SM: What differentiated VistaPrint in such a crowded market?
RK: In retrospect, a couple of things differentiated VistaPrint and made us succeed. We didn’t try to apply the Internet just to the traditional printing industry. We came from a desktop publishing background and a manufacturing background. We first developed technology to automate desktop publishing and manufacturing. We then identified a market to apply that technology, and the only market that made sense to us were micro businesses, which we knew well from our desktop publishing catalogue days two or three years before.
In 1999 and 2000 everyone thought we should go after the big companies that were spending large amounts of money on printing. Our experience gave us confidence that there was a market with micro businesses. Other companies did not want to pursue them. Everyone else thought it was a horrible market. We happened to be in the right spot at the right time.
SM: How did you get to these people? They are not easy to get to.
RK: That is one of the reasons that a lot of people hated the market. We did it through direct marketing. Someone in the company came up with the idea of free business cards. In 1999 there was a lot of buzz around viral marketing. We knew that if we could get enough volume, our costs would plummet and it would not be that expensive to give cards away.
That became a runaway success. At the time, full-color business cards were selling online for $85 and $200-$300 at traditional printers. We gave them away free with a $5 shipping and handling fee. That offer was so successful in getting people to try us that it became an acquisition engine that drove our business. Our business model got to scale very quickly.
SM: How did this translate into sales volume?
RK: We have had over 17 million people individually purchase through VistaPrint. Last year alone over 6 million customers purchased from us.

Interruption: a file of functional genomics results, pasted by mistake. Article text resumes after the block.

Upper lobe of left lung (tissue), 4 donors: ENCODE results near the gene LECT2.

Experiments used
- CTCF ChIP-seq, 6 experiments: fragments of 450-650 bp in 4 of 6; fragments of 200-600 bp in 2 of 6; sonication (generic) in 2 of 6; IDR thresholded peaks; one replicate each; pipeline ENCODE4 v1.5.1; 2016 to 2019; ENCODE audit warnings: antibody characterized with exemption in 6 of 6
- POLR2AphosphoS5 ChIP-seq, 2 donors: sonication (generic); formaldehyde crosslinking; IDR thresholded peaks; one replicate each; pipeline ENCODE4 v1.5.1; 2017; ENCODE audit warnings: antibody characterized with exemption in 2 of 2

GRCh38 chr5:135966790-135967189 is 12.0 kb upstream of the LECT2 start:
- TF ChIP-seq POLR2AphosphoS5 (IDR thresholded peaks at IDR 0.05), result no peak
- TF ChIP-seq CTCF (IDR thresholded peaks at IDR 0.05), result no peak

SM: Did you give out a limited amount free and then have customers pay for more cards if they wanted them?
RK: We actually still have the offer today. You can order 250 business cards free of charge and pay only shipping and processing. You can order as many times as you want. That offer has allowed us to print over 4 billion cards. The cards are full-color as well.
Once our customers come back a second time, we have built up credibility with that free sample offer to have them buy other things. They may pay to have a different graphic design since our free offer is limited to about 40 graphic designs. The free offer has a three-week shipping tie. If customers want the cards faster they have to pay extra. Customers are more than happy to pay once they have tested our free business card offer. The offer truly is no strings attached.
SM: Is shipping a profit center?
RK: We don’t lose money on it. We have a company cost of goods sold of about 38%. Shipping is by far the biggest cost we have in cost of good sold. We help defray our costs with that shipping, but we mainly make money from all the customers who decide to buy other products and services.
SM: The campaign is done on a very large scale. Is the cost of customer acquisition covered by the shipping and handling charges?
RK: It is being covered, but I would not call it a profit center.